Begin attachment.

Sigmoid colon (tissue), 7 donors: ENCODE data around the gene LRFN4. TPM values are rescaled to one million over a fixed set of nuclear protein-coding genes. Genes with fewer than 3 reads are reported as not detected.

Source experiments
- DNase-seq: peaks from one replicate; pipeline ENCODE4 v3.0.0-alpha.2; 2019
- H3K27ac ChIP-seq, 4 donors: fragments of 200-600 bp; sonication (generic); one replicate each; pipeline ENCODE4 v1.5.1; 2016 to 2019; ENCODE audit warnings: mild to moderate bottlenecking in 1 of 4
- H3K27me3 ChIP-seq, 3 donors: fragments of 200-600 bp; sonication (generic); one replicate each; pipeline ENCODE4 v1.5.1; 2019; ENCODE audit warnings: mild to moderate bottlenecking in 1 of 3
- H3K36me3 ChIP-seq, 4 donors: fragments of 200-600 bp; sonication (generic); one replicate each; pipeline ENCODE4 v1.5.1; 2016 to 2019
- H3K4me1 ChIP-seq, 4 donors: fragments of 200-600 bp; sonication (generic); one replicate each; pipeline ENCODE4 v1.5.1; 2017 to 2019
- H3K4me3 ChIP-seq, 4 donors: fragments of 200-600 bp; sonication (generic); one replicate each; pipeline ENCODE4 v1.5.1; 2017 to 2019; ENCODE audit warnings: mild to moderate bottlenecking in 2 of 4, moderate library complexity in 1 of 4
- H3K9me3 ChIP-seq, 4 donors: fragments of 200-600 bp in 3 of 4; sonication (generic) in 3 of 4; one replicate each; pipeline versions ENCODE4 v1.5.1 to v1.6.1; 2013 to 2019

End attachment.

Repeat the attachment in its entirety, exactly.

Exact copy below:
Sigmoid colon (tissue), 7 donors: ENCODE data around the gene LRFN4. TPM values are rescaled to one million over a fixed set of nuclear protein-coding genes. Genes with fewer than 3 reads are reported as not detected.

Source experiments
- DNase-seq: peaks from one replicate; pipeline ENCODE4 v3.0.0-alpha.2; 2019
- H3K27ac ChIP-seq, 4 donors: fragments of 200-600 bp; sonication (generic); one replicate each; pipeline ENCODE4 v1.5.1; 2016 to 2019; ENCODE audit warnings: mild to moderate bottlenecking in 1 of 4
- H3K27me3 ChIP-seq, 3 donors: fragments of 200-600 bp; sonication (generic); one replicate each; pipeline ENCODE4 v1.5.1; 2019; ENCODE audit warnings: mild to moderate bottlenecking in 1 of 3
- H3K36me3 ChIP-seq, 4 donors: fragments of 200-600 bp; sonication (generic); one replicate each; pipeline ENCODE4 v1.5.1; 2016 to 2019
- H3K4me1 ChIP-seq, 4 donors: fragments of 200-600 bp; sonication (generic); one replicate each; pipeline ENCODE4 v1.5.1; 2017 to 2019
- H3K4me3 ChIP-seq, 4 donors: fragments of 200-600 bp; sonication (generic); one replicate each; pipeline ENCODE4 v1.5.1; 2017 to 2019; ENCODE audit warnings: mild to moderate bottlenecking in 2 of 4, moderate library complexity in 1 of 4
- H3K9me3 ChIP-seq, 4 donors: fragments of 200-600 bp in 3 of 4; sonication (generic) in 3 of 4; one replicate each; pipeline versions ENCODE4 v1.5.1 to v1.6.1; 2013 to 2019